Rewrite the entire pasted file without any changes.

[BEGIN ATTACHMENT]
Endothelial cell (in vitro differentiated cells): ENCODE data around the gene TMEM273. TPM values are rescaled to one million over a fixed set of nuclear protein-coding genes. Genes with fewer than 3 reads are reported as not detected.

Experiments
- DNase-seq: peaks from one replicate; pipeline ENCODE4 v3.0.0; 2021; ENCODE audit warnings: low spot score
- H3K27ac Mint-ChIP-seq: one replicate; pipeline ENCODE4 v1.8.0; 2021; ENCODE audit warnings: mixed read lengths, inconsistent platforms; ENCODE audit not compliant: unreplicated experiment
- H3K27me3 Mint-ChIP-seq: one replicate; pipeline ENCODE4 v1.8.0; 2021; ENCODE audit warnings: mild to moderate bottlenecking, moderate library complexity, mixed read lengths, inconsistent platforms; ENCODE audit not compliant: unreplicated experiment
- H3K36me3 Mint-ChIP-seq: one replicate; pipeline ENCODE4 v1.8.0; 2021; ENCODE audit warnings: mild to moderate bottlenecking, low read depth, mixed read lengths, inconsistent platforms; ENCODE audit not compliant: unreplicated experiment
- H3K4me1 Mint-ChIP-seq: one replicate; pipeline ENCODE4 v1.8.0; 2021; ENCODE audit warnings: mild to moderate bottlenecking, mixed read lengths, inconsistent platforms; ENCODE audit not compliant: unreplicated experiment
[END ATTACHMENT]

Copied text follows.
Endothelial cell (in vitro differentiated cells): ENCODE data around the gene TMEM273. TPM values are rescaled to one million over a fixed set of nuclear protein-coding genes. Genes with fewer than 3 reads are reported as not detected.

Experiments
- DNase-seq: peaks from one replicate; pipeline ENCODE4 v3.0.0; 2021; ENCODE audit warnings: low spot score
- H3K27ac Mint-ChIP-seq: one replicate; pipeline ENCODE4 v1.8.0; 2021; ENCODE audit warnings: mixed read lengths, inconsistent platforms; ENCODE audit not compliant: unreplicated experiment
- H3K27me3 Mint-ChIP-seq: one replicate; pipeline ENCODE4 v1.8.0; 2021; ENCODE audit warnings: mild to moderate bottlenecking, moderate library complexity, mixed read lengths, inconsistent platforms; ENCODE audit not compliant: unreplicated experiment
- H3K36me3 Mint-ChIP-seq: one replicate; pipeline ENCODE4 v1.8.0; 2021; ENCODE audit warnings: mild to moderate bottlenecking, low read depth, mixed read lengths, inconsistent platforms; ENCODE audit not compliant: unreplicated experiment
- H3K4me1 Mint-ChIP-seq: one replicate; pipeline ENCODE4 v1.8.0; 2021; ENCODE audit warnings: mild to moderate bottlenecking, mixed read lengths, inconsistent platforms; ENCODE audit not compliant: unreplicated experiment